Long-Term Prognosis Good for Medical Supply Firms

The industry will get a boost from growing global demand for quality health care and a rise in new product approvals

By Robert Gold

Near-term concerns about valuation continue to linger in the medical product and supplies sector, long after last year's strong results. Pricing pressures, as well as adverse foreign exchange rates, could cut into the forward earnings rate.

Year to date through May 11, the Standard & Poor's Health Care (Medical Products & Supplies) Index was down 17.9% versus a 5.2% decline in the S&P Super 1500. During 2000, the industry advanced 40% while the S&P 1500 fell 8%. Neverthless, S&P looks for sales growth in this sector to average about 16% in 2001.

Over the long term, this group looks to benefit from growing global demand for quality health care and a rise in new product approvals. Gains in research and development outlays will spawn a steady flow of new diagnostic and therapeutic products. Key to the industry's success, new product approvals such as cardiac and peripheral vascular stents, heart failure, defibrillators, pacemakers and cancer therapies such as radioactive seeds already have successfully entered the market.

Legislation passed in 1997 also has helped to speed up and streamline the FDA approval process for new drugs and devices. One important part of the legislation deals with having independent outside experts review safety and efficacy data on new device applications. However, the purview of the outside reviewers would be limited to lower-risk products, with the FDA itself still responsible for higher-risk devices.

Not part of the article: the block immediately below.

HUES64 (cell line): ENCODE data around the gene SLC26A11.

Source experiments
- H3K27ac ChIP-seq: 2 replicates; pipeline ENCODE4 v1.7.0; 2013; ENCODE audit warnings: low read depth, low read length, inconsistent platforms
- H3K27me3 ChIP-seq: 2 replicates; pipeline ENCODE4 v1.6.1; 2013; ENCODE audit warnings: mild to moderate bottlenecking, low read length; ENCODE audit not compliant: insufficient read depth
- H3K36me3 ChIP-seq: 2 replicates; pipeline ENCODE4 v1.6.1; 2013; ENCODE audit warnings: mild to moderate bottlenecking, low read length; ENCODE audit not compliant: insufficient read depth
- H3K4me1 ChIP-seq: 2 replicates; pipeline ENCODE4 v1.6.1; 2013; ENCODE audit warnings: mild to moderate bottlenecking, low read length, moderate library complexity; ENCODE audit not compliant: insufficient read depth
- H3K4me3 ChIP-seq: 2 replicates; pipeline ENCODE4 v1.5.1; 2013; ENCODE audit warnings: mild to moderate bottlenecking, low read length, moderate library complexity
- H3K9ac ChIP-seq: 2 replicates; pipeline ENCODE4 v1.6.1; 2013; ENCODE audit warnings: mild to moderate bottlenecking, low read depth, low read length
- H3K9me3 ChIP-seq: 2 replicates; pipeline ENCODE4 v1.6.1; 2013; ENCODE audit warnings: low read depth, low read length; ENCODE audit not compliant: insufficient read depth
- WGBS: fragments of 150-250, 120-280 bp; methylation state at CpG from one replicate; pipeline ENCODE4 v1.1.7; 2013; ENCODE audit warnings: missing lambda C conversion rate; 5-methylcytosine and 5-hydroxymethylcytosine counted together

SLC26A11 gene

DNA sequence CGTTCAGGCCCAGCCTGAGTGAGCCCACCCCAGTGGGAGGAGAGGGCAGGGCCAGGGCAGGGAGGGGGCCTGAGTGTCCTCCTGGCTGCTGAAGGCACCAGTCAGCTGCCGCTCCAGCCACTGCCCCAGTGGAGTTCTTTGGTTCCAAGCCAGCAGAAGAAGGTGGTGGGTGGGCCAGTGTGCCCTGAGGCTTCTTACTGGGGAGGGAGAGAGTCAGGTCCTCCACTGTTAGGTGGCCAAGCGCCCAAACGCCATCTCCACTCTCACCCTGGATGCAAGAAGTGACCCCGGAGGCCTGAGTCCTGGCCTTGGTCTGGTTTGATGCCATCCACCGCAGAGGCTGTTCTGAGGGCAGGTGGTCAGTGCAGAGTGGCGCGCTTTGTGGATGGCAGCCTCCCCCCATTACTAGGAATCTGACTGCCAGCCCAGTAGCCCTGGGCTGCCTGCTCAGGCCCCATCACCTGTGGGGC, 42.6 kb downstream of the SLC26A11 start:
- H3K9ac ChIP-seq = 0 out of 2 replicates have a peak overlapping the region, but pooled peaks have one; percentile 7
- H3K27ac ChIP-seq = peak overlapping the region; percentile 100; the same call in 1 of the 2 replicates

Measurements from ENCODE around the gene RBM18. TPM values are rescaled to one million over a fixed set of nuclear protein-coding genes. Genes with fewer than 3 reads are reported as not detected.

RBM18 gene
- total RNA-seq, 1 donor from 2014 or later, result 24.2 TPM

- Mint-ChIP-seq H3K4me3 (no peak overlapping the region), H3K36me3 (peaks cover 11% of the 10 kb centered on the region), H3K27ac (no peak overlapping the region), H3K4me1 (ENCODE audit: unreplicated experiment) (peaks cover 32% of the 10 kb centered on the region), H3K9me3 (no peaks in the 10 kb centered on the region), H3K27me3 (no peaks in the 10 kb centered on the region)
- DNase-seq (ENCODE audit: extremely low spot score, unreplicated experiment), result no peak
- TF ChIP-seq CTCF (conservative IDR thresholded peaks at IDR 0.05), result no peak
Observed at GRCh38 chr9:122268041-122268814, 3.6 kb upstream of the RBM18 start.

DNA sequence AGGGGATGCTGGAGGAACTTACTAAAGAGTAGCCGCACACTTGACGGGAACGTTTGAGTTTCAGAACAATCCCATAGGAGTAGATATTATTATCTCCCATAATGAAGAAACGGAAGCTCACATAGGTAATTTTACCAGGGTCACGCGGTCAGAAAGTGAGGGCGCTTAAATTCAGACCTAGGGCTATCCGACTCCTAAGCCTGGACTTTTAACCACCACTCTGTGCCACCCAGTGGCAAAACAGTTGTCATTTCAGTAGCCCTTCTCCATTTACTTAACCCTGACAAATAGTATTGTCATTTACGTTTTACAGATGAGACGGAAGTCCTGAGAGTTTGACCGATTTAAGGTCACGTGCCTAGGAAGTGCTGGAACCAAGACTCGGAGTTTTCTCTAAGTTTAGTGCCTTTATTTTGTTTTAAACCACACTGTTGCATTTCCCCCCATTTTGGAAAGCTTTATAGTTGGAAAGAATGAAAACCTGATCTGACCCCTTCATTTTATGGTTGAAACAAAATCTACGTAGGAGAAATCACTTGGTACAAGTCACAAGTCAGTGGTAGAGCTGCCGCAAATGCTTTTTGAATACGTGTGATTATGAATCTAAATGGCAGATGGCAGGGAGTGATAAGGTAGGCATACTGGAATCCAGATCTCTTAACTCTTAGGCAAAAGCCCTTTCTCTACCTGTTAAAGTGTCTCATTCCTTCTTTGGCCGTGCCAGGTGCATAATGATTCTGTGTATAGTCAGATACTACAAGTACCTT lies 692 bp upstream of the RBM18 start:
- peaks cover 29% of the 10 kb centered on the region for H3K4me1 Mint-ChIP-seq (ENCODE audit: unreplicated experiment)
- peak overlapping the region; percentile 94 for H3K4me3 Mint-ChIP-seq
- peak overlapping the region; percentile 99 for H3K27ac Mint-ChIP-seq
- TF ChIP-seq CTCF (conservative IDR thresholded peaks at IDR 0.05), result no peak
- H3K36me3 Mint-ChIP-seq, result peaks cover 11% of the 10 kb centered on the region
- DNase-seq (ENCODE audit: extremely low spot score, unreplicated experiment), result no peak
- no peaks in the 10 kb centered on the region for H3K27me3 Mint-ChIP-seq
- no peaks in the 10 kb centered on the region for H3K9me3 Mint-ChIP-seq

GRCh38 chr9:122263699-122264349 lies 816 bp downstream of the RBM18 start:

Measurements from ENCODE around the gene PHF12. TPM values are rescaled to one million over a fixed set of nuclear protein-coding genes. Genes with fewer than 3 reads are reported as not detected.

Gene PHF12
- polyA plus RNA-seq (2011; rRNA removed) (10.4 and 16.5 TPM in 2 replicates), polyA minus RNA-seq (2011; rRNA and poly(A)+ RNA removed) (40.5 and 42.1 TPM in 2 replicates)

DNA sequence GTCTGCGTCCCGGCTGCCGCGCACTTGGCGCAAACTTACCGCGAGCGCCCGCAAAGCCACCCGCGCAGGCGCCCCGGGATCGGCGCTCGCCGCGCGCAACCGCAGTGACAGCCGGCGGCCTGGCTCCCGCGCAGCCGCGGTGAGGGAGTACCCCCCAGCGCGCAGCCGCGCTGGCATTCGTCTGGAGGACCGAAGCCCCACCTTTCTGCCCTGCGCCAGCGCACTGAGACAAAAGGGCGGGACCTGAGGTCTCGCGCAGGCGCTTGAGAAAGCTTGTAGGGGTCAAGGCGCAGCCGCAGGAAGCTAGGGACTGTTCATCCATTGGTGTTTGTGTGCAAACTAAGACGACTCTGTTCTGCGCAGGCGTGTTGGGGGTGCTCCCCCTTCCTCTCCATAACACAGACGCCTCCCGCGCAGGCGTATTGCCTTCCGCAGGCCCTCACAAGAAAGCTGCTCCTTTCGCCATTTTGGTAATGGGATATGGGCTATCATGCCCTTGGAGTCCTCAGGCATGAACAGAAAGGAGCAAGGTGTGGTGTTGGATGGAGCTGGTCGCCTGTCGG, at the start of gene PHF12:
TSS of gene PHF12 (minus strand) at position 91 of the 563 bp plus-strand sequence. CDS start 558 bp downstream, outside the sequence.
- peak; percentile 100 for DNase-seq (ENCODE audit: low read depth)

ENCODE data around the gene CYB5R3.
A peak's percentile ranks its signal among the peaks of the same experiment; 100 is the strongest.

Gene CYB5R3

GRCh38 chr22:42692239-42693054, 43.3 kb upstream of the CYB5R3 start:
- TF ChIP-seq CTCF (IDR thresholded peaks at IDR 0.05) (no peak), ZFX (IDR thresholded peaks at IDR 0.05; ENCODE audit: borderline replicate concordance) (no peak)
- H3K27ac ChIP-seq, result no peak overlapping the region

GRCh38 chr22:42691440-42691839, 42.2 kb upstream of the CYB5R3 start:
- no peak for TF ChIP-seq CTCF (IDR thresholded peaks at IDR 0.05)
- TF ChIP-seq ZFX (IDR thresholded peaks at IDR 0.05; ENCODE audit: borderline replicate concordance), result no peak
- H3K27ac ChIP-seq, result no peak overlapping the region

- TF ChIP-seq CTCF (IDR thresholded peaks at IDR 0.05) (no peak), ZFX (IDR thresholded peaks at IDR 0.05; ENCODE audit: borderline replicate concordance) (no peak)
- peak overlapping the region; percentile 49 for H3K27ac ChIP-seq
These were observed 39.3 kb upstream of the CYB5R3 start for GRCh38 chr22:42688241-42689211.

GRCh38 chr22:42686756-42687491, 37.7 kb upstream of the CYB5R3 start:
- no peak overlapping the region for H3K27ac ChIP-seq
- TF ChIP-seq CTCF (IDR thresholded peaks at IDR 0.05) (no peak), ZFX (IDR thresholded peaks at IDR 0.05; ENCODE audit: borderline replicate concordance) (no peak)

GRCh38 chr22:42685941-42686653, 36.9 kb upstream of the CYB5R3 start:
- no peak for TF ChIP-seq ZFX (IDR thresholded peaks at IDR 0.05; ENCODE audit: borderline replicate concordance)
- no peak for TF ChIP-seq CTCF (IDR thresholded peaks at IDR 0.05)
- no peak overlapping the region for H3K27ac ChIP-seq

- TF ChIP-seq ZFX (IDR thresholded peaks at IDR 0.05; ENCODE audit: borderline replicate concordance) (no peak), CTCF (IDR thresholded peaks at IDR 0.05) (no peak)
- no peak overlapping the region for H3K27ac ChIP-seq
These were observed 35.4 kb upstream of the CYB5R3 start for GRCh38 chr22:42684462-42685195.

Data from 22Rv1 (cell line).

One wild card: foreign exchange rates. Over the last few years, about 50% of industry revenues have been generated overseas. The strength of the U.S. dollar relative to both the euro and the Japanese yen can impact revenues. The risk is muted, though, since most companies are hedging their currency, employing local labor forces and using local raw materials. Because of these safeguards, S&P expects medical-device earnings to rise by 17% in 2001.

The long-term outlook looks even better for those companies concentrated in cutting-edge fields such as cardiology, orthopedics and surgery, especially as the population ages.

S&P's only 5 STARS (buy) pick is Impath Inc. (IMPH ), a cancer-management company.

A handful of companies also are included in S&P's 4 STARS (accumulate) picks. These include surgical-instrument maker ArthroCare (ARTC ), critical-therapy provider Baxter International (BAX ), orthopedic-instrument maker Biomet (BMET ), cardiac-device makers Guidant (GDT ) and St. Jude Medical (STJ ), as well as radiopharmaceutical company Syncor International (SCOR ) and cancer-treating equipment maker Varian Medical Systems (VAR ).

Gold is a healthcare analyst for Standard & Poor's

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